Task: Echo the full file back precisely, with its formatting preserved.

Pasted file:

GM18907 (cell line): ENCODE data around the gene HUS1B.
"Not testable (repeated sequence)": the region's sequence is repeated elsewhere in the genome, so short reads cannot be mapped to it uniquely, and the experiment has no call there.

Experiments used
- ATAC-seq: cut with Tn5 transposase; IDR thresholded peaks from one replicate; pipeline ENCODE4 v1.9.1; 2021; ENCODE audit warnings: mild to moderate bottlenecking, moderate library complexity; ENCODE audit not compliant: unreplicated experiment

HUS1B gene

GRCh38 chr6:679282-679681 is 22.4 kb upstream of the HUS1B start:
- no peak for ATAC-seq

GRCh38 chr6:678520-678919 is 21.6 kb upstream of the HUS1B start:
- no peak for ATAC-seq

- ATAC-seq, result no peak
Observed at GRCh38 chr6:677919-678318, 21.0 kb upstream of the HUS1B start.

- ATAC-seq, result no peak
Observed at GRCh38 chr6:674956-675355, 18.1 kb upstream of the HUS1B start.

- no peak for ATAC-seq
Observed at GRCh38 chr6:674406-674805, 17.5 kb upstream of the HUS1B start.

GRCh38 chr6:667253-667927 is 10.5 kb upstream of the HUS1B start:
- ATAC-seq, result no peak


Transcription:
GM18907 (cell line): ENCODE data around the gene HUS1B.
"Not testable (repeated sequence)": the region's sequence is repeated elsewhere in the genome, so short reads cannot be mapped to it uniquely, and the experiment has no call there.

Experiments used
- ATAC-seq: cut with Tn5 transposase; IDR thresholded peaks from one replicate; pipeline ENCODE4 v1.9.1; 2021; ENCODE audit warnings: mild to moderate bottlenecking, moderate library complexity; ENCODE audit not compliant: unreplicated experiment

HUS1B gene

GRCh38 chr6:679282-679681 is 22.4 kb upstream of the HUS1B start:
- no peak for ATAC-seq

GRCh38 chr6:678520-678919 is 21.6 kb upstream of the HUS1B start:
- no peak for ATAC-seq

- ATAC-seq, result no peak
Observed at GRCh38 chr6:677919-678318, 21.0 kb upstream of the HUS1B start.

- ATAC-seq, result no peak
Observed at GRCh38 chr6:674956-675355, 18.1 kb upstream of the HUS1B start.

- no peak for ATAC-seq
Observed at GRCh38 chr6:674406-674805, 17.5 kb upstream of the HUS1B start.

GRCh38 chr6:667253-667927 is 10.5 kb upstream of the HUS1B start:
- ATAC-seq, result no peak